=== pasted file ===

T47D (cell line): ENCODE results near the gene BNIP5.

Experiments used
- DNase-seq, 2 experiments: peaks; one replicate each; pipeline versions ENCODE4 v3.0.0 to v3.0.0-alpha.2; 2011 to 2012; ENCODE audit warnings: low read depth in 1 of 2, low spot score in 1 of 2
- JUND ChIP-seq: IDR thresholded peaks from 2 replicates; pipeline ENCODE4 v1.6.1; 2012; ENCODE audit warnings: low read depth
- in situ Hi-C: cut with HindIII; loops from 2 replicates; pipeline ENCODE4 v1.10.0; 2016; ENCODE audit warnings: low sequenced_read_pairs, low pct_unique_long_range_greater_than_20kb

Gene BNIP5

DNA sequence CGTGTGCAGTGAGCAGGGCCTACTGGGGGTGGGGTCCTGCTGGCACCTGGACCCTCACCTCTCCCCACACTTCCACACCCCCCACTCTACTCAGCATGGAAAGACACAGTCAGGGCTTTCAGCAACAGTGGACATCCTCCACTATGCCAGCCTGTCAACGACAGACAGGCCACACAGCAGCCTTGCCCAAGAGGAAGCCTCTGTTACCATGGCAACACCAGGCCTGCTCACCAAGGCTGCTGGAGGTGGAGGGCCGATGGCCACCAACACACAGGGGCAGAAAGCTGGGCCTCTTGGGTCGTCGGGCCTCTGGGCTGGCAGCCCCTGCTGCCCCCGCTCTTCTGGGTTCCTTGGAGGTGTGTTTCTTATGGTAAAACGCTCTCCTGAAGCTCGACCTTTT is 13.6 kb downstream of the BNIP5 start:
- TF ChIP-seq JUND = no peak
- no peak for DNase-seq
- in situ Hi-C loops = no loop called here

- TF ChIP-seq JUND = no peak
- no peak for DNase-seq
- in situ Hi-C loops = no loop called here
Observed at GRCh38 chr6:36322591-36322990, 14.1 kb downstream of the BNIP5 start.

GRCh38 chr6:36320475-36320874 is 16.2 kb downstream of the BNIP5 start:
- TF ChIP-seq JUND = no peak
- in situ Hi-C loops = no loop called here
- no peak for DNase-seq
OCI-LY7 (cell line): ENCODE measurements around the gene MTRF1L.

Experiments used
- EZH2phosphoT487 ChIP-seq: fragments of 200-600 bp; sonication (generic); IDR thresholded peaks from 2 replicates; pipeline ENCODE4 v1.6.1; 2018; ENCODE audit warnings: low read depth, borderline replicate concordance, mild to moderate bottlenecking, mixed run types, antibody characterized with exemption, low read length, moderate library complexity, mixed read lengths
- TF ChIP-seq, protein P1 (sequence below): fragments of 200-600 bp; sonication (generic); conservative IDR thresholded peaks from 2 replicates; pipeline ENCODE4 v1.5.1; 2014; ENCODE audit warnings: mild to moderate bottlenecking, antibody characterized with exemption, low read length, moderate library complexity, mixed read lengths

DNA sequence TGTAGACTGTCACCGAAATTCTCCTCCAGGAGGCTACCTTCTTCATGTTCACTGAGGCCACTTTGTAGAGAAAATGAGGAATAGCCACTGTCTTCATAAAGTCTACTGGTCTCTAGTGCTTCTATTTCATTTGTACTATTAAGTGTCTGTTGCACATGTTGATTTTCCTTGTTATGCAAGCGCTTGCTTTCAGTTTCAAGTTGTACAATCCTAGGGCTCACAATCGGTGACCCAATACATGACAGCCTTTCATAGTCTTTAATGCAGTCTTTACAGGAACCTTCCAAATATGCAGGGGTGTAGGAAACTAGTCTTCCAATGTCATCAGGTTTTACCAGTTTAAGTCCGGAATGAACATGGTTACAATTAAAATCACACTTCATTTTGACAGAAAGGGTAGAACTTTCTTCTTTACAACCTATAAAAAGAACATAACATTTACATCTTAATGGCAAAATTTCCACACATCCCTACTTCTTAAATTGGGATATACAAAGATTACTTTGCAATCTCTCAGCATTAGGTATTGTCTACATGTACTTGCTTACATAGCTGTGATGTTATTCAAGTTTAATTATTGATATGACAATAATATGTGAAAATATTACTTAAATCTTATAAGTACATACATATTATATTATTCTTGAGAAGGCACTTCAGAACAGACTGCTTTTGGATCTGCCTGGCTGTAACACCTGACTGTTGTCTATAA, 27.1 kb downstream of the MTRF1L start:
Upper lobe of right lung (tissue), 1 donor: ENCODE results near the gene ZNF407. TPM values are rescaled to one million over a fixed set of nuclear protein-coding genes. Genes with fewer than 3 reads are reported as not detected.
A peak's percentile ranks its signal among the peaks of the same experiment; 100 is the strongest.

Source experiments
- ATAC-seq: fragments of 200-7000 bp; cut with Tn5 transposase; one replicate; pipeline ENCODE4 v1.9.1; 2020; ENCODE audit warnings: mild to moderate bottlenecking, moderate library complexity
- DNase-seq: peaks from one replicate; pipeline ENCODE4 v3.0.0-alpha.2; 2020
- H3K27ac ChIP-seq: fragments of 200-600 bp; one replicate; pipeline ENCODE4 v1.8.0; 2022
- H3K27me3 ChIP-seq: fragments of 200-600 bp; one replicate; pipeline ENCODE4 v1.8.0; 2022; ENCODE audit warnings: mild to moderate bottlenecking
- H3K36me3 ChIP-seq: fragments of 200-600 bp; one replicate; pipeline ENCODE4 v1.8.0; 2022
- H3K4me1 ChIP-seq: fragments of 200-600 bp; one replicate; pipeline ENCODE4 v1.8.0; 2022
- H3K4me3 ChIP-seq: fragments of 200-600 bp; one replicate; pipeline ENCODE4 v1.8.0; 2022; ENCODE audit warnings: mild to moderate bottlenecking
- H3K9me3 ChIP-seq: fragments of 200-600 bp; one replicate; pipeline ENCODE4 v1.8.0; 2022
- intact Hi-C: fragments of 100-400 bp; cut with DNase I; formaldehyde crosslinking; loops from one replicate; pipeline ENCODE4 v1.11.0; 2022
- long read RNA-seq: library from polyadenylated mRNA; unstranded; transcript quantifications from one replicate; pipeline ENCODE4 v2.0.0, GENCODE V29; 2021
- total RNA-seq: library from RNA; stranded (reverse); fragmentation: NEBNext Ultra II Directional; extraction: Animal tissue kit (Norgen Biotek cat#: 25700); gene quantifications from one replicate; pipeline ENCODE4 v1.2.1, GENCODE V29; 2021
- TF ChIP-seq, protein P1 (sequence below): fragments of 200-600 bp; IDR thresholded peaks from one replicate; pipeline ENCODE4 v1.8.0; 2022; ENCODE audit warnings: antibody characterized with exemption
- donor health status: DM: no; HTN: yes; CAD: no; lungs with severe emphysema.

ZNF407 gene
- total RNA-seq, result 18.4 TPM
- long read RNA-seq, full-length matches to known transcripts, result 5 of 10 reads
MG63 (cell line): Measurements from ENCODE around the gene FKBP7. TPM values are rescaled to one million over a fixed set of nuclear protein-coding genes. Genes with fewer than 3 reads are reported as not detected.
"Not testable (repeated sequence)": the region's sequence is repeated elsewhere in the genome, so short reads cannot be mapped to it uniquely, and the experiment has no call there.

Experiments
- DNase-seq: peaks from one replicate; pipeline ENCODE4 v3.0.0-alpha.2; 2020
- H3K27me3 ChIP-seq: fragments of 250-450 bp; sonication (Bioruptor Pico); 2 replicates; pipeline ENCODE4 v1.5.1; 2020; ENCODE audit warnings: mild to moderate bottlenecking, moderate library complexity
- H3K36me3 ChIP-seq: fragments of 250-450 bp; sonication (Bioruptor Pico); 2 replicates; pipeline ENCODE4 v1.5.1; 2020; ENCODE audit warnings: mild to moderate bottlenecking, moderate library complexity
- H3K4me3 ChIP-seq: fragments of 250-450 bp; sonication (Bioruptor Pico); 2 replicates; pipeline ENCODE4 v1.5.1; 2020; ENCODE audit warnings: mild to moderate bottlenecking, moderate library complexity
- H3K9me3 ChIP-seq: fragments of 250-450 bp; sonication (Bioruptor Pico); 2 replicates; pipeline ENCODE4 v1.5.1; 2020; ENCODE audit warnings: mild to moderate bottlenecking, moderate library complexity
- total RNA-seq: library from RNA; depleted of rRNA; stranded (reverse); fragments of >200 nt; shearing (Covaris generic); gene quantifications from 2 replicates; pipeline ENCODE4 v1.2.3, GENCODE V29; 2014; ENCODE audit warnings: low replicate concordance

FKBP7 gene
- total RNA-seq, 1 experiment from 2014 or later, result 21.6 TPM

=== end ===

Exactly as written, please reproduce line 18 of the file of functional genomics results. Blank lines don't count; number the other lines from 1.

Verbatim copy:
- no peak for DNase-seq